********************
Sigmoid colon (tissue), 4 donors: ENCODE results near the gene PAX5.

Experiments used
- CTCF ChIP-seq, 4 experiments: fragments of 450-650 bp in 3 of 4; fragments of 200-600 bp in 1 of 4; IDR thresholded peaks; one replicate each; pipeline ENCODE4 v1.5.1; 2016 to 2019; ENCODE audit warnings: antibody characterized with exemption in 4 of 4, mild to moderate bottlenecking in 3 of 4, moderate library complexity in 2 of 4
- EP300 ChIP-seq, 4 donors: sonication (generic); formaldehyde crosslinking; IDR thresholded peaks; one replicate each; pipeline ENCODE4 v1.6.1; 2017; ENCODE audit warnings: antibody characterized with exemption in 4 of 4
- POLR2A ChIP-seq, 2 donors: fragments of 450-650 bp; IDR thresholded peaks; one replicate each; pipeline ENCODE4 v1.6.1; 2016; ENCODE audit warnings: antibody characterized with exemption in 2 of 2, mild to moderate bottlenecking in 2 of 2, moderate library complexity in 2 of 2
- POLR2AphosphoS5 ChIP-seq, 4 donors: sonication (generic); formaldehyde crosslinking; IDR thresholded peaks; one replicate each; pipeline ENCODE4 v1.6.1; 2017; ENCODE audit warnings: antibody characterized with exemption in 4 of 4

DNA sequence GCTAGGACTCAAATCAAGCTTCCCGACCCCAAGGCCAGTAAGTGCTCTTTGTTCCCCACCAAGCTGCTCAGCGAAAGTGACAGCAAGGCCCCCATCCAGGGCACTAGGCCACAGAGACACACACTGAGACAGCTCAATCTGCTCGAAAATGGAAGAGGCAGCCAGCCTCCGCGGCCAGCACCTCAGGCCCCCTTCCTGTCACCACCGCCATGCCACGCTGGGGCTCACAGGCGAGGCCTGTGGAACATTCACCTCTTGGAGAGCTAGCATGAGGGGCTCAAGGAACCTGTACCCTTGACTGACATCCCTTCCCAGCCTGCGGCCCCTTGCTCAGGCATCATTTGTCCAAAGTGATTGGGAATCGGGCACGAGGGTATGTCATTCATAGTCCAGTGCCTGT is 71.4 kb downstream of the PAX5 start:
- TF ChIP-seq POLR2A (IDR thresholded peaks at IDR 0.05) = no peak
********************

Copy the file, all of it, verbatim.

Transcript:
Sigmoid colon (tissue), 4 donors: ENCODE results near the gene PAX5.

Experiments used
- CTCF ChIP-seq, 4 experiments: fragments of 450-650 bp in 3 of 4; fragments of 200-600 bp in 1 of 4; IDR thresholded peaks; one replicate each; pipeline ENCODE4 v1.5.1; 2016 to 2019; ENCODE audit warnings: antibody characterized with exemption in 4 of 4, mild to moderate bottlenecking in 3 of 4, moderate library complexity in 2 of 4
- EP300 ChIP-seq, 4 donors: sonication (generic); formaldehyde crosslinking; IDR thresholded peaks; one replicate each; pipeline ENCODE4 v1.6.1; 2017; ENCODE audit warnings: antibody characterized with exemption in 4 of 4
- POLR2A ChIP-seq, 2 donors: fragments of 450-650 bp; IDR thresholded peaks; one replicate each; pipeline ENCODE4 v1.6.1; 2016; ENCODE audit warnings: antibody characterized with exemption in 2 of 2, mild to moderate bottlenecking in 2 of 2, moderate library complexity in 2 of 2
- POLR2AphosphoS5 ChIP-seq, 4 donors: sonication (generic); formaldehyde crosslinking; IDR thresholded peaks; one replicate each; pipeline ENCODE4 v1.6.1; 2017; ENCODE audit warnings: antibody characterized with exemption in 4 of 4

DNA sequence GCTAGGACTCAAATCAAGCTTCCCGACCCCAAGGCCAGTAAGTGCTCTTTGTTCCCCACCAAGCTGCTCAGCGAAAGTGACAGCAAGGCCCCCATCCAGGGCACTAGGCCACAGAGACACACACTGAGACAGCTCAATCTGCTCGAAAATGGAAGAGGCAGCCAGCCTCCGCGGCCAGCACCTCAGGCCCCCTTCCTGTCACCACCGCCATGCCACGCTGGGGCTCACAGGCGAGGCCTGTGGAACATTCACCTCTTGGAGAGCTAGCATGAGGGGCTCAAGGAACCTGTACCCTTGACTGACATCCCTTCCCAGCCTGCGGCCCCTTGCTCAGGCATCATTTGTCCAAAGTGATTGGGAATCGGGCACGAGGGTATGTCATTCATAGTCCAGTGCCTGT is 71.4 kb downstream of the PAX5 start:
- TF ChIP-seq POLR2A (IDR thresholded peaks at IDR 0.05) = no peak